#16Days: Lessons from Burundi: Connections between Gender, Conflict and the Spread of HIV/AIDS

Burundi blog post
Weapons being burnt during the official launch of the Disarmament, Demobilization, Rehabilitation and Reintegration (DDRR) process in Muramvya, Burundi. Photo credit: Martine Perret / United Nations.

Article Review: “Conflict and Gender: the Implications of the Burundian Conflict on HIV/AIDS Risks” by Hakan Seckinelgin, Joseph Bigirumwami, and Jill Morris, Conflict, Security & Development 11:01 (2011)

During conflicts, women are often subject to rape and other forms of sexual violence in an effort to demoralize the enemy. As a result, they are extremely vulnerable to contracting HIV/AIDS. Exploring the case of Burundi, the authors of this journal article argue that “pre-conflict gender relations and what happens to them in conflict and post-conflict periods create structural vulnerabilities for the possibility of the spread of HIV.”

The article begins by explaining how pre-existing gender relations have created structural vulnerabilities for the possibility of the spread of HIV. The structure of Burundian family is described as patrilineal and patrilocal thus women either “belong” to the father or to the husband. They often do not have a voice when it comes to any decision-making in family matters. On the other hand, men have a lot of power over women and can easily divorce their wives whenever they wish. If a husband kicks out his wife from their home for whatever reason, and her family does not accept her back, she is often forced to use her body to support herself thus further increasing the chances of contracting and/or spreading HIV. Moreover, since Burundian men travel often, women are left vulnerable to other men – often the relatives of the husband – while the husbands often have sexual relations with other women. These conditions have greatly contributed to the spread of HIV prior to the start of the conflict.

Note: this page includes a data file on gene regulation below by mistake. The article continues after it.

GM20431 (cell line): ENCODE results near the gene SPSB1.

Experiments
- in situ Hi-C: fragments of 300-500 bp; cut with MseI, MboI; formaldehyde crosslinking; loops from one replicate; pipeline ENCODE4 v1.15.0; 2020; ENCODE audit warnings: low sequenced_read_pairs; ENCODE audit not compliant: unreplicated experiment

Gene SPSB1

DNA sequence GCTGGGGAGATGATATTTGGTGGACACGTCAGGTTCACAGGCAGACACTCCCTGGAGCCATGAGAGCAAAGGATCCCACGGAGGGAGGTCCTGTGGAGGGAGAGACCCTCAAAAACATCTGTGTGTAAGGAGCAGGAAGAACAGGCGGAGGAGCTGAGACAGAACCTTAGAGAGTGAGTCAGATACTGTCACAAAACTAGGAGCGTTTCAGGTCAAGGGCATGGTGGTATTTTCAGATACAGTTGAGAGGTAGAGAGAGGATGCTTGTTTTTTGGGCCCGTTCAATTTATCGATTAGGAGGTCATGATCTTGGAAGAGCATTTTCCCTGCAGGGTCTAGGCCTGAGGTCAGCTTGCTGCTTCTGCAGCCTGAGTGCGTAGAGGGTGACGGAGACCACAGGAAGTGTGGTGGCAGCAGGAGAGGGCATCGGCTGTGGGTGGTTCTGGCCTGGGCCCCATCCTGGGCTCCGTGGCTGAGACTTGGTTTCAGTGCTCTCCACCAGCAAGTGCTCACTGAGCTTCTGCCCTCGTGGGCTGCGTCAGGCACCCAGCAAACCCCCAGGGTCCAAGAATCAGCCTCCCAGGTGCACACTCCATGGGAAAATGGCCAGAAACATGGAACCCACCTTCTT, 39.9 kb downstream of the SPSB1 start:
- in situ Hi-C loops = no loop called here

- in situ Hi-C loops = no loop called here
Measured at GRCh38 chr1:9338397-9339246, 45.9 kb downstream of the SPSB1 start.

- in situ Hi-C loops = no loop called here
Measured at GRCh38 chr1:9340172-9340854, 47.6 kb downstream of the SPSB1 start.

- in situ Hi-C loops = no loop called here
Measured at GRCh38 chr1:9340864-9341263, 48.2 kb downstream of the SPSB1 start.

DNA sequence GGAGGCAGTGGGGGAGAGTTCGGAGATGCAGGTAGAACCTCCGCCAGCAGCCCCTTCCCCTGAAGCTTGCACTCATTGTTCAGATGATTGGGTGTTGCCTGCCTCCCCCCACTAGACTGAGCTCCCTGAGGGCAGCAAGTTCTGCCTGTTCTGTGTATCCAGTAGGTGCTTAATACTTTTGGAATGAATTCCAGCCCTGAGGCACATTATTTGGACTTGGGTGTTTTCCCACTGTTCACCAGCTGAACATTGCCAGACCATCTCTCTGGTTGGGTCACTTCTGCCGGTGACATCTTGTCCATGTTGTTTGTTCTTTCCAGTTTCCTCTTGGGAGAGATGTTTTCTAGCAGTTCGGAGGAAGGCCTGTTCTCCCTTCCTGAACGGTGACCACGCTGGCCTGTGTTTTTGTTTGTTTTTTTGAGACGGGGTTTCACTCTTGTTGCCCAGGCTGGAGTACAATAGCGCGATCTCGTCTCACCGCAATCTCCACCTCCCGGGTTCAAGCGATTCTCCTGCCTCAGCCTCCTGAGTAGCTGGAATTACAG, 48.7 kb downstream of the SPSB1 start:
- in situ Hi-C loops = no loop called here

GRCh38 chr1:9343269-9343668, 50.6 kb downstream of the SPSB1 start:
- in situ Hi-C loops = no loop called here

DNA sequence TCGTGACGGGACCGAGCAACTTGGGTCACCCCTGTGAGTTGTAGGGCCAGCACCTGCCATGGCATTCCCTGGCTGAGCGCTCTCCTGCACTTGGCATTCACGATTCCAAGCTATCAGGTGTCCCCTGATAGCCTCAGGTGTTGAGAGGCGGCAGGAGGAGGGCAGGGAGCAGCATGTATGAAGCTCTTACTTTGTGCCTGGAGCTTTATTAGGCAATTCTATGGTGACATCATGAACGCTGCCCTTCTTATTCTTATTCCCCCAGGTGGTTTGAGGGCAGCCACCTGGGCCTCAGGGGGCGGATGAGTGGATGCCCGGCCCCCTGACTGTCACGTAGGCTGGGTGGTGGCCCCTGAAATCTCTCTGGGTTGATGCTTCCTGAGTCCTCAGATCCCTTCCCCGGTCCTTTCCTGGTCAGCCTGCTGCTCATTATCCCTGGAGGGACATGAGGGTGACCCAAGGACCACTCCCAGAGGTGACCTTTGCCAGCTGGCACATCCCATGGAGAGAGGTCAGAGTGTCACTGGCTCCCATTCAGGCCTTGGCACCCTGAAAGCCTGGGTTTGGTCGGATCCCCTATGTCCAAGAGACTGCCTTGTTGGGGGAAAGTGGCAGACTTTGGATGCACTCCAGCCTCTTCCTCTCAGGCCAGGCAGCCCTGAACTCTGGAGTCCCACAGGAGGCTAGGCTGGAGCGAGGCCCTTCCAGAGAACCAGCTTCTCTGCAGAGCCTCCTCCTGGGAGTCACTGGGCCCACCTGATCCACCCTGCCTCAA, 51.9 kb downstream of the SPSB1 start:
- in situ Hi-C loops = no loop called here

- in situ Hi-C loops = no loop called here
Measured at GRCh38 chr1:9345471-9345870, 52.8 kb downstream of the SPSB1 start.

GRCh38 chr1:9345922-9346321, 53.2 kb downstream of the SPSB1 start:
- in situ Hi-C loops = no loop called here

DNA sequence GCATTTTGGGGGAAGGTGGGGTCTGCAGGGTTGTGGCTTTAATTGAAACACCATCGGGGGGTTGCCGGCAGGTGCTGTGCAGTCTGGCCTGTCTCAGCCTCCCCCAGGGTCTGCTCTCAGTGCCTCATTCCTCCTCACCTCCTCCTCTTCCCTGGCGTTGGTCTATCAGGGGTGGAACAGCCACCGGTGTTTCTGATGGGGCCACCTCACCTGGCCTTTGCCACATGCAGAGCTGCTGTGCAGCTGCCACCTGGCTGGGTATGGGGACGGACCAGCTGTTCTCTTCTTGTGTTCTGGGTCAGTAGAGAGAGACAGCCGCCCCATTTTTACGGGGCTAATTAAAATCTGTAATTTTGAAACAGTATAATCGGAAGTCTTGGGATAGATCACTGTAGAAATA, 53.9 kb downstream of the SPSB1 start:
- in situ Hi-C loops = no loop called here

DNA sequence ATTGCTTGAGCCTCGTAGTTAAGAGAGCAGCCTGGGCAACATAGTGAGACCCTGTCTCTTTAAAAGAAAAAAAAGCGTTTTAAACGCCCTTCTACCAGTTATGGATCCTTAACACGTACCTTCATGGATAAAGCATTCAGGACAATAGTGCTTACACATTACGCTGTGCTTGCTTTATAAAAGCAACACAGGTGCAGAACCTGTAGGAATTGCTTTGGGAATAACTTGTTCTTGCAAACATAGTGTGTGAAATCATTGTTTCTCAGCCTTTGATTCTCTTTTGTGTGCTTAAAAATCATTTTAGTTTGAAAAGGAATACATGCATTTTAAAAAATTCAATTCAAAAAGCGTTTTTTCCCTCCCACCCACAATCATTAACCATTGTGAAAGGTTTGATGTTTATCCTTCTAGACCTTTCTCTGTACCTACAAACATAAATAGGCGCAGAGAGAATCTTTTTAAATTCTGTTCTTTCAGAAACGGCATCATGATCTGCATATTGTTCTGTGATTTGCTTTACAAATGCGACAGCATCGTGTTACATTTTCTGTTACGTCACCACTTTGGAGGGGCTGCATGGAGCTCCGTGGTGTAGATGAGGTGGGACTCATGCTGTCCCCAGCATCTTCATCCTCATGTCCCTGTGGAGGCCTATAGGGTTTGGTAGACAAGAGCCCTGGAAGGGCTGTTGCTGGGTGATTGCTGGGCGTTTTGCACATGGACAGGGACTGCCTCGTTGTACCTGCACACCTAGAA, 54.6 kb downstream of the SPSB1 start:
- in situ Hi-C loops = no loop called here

During the conflict, there were various factors that made women more vulnerable to contraction of HIV: the combatants took up bush wives, raped, or had multiple sexual partners and then come back home without getting tested; many people relocated often as they were trying to escape violence and many of them moved into rebel camps and internally displaced people camps where rape was quite common; the long duration of the conflict prevented any efforts at educating people about HIV; and lastly, soldiers and rebels were deployed across the country and both often raped women from the nearby communities. Thus the duration of the conflict, the extensive deployments of forces, and the mobility of people created by the conflict made women very vulnerable to the contraction and spread of HIV.

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